Nelson Mandela hailed as a statesman of biblical stature at memorial service in D.C.

Video: Vice President Joe Biden remembers former South African president Nelson Mandela at a memorial service at the National Cathedral in Washington, D.C.

They sang for him, prayed for him, stomped their feet and clapped for him.

They said he was a man of biblical stature, a Gideon, a David, and a “sagacious, smiling statesman.” They mourned his passing, but gave thanks for his life.

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The Washington Post's Sudarsan Raghavan shares scenes from the memorial for former South African president Nelson Mandela in the late activist's home country.

The Washington Post's Sudarsan Raghavan shares scenes from the memorial for former South African president Nelson Mandela in the late activist's home country.

Beneath the vaulted ceilings and stained-glass windows of Washington National Cathedral on Wednesday, a throng of admirers assembled to say goodbye to former South African president Nelson Mandela.

The occasion was a local celebration of Mandela, even as his body rested in state 8,000 miles away in Pretoria, the administrative capital of South Africa. He died last Thursday at age 95 and is to be buried Sunday in his ancestral village.

Vice President Biden headed the solemn yet joyous three-hour memorial service at the English Gothic cathedral in Northwest Washington.

The service, held in conjunction with the South African Embassy, began at 11 a.m. as a host of dignitaries, elected officials and civil rights leaders gathered on a chilly morning under blue skies, as the cathedral flag flew at half-mast.

The service featured readings from the Bible and the Koran. A poem by Maya Angelou was also read to the gathering. It described Mandela as a “David armed with a mere stone, facing down the mighty Goliath . . . emerging triumphant . . . our great courageous man.”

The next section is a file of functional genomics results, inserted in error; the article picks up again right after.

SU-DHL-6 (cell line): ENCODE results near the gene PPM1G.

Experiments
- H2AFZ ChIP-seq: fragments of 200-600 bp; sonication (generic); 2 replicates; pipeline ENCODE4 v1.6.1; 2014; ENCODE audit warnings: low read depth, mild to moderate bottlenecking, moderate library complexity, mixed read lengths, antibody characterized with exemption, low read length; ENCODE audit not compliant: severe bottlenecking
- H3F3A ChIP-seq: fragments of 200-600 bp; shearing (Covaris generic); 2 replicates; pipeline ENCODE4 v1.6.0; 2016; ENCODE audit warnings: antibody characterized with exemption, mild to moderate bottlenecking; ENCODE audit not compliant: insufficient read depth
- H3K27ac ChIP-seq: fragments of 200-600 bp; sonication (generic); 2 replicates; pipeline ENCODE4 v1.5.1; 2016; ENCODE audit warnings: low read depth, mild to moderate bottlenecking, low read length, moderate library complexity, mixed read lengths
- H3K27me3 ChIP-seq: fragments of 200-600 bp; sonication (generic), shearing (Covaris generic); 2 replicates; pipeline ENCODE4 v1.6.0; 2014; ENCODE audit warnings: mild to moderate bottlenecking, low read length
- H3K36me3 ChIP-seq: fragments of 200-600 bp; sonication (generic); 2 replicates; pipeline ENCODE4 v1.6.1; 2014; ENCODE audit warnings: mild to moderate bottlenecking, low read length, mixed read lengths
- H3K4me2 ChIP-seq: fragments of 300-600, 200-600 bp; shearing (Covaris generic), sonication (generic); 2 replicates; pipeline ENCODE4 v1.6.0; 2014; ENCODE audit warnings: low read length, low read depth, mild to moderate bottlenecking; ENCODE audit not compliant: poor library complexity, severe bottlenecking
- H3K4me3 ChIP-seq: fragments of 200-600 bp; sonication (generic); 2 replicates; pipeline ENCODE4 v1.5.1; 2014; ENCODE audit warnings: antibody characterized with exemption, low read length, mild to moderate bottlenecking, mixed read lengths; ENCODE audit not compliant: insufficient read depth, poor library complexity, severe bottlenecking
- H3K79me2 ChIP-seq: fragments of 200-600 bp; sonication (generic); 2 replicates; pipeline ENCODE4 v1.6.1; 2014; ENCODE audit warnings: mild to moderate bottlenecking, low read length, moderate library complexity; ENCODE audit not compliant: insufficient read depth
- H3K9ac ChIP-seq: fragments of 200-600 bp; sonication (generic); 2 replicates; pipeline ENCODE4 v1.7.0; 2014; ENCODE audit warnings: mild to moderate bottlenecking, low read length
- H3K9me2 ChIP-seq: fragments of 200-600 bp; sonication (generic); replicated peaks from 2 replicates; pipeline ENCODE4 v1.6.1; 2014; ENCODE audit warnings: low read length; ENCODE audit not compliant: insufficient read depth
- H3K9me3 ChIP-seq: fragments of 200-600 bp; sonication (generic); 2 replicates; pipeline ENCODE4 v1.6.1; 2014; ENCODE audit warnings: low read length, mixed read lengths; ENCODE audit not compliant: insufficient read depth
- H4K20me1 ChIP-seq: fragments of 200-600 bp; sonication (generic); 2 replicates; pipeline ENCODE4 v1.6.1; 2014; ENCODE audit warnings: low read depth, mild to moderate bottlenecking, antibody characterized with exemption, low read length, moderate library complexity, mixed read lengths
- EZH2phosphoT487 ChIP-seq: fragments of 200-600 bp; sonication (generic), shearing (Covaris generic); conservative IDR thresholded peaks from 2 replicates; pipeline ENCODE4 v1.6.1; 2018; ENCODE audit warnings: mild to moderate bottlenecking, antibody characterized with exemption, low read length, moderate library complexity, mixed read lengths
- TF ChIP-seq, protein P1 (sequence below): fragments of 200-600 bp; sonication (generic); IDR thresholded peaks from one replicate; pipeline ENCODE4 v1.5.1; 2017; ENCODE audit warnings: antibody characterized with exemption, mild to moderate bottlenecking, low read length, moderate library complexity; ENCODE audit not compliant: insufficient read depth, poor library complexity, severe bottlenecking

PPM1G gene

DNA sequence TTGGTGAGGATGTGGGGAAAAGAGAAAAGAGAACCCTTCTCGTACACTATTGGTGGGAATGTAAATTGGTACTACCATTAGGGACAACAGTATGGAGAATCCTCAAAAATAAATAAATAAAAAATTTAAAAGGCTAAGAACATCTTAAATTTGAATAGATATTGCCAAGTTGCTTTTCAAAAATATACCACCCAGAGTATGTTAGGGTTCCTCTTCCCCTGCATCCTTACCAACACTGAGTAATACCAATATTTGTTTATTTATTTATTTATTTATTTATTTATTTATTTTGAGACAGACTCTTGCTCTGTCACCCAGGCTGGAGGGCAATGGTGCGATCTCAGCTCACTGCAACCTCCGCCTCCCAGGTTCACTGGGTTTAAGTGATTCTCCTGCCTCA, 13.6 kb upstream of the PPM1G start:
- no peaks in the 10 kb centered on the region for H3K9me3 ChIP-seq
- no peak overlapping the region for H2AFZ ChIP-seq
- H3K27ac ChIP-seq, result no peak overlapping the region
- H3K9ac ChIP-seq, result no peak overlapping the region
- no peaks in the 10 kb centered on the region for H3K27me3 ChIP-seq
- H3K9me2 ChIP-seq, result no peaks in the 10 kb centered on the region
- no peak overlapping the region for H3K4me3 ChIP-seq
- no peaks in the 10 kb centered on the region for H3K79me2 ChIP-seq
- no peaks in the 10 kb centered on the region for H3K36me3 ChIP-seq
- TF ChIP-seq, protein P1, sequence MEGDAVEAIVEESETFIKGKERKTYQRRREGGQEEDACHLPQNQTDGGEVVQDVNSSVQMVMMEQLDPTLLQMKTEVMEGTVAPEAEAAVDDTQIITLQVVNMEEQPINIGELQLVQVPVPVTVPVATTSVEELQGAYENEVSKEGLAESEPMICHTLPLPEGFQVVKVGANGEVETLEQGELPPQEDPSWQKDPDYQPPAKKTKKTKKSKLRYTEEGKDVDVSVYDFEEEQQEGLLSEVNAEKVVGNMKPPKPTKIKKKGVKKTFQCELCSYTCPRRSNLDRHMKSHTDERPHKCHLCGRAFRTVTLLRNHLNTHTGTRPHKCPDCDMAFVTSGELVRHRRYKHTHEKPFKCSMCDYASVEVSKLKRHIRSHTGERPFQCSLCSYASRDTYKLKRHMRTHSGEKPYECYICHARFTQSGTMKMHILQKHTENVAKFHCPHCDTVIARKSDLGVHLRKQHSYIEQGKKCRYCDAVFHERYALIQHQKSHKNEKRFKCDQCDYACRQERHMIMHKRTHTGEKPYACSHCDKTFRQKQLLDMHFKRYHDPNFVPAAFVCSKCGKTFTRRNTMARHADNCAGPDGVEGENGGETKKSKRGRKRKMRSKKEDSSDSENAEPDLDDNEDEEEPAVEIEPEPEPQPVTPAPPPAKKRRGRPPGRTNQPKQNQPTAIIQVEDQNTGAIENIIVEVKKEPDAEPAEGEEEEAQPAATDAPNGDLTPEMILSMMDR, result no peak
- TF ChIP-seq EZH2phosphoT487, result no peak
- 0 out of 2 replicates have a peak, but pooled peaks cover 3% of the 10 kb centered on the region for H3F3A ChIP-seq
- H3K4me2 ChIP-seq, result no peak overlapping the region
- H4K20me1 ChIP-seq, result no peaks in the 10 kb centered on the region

Donna Katzin, executive director of Shared Interest, an organization that helps the poor of South Africa, read fitting lines from the Old Testament’s Isaiah:

“Is not this the fast that I choose: to loose the bonds of wickedness, to undo the straps of the yoke, to let the oppressed go free . . . ? Then shall your light break forth like the dawn, and . . . you shall be called the repairer of the breach.”

Music included national and hand-clapping civil rights anthems, a Zulu prayer and a Bob Dylan folk song, “Blowin’ in the Wind,” sung by Peter Yarrow and Paul Stookey of the former folk trio of Peter, Paul and Mary.

Opera singer Jessye Norman sang “Amazing Grace.”

The cathedral’s thunderous organ played hymns, its bourdon bell tolled, and choirs from the United States and South Africa sang.

Rabbi Stuart Weinblatt, of Congregation B’nai Tzedek in Potomac, Md., called Mandela “man of biblical stature.”

Imam Ebrahim Moosa, a professor of Islamic studies at Duke University, prayed: “Lord of the world, thank you for providing us Nelson Mandela. . . . Oh tranquil soul, return to your Lord pleased and accepted.”

Biden called Mandela “a truly, truly extraordinary man . . . [who taught that] trust is possible, reconciliation is possible, justice is possible, change can come.”

“May we always remember a man who did what seemed impossible,” Biden said.

Andrew Young, a former U.S. ambassador to the United Nations, said: “We’ve only begun to struggle. . . . We have nothing yet to celebrate.”

He added, “I hear [Mandela] saying, ‘We showed you the way. Just keep on marching.’ ”

And William Lucy, president emeritus of the Coalition of Black Trade Unionists, said of Mandela:

“I bid you farewell, my friend. The world is not a perfect place. But it is a better place because you lived.”

 
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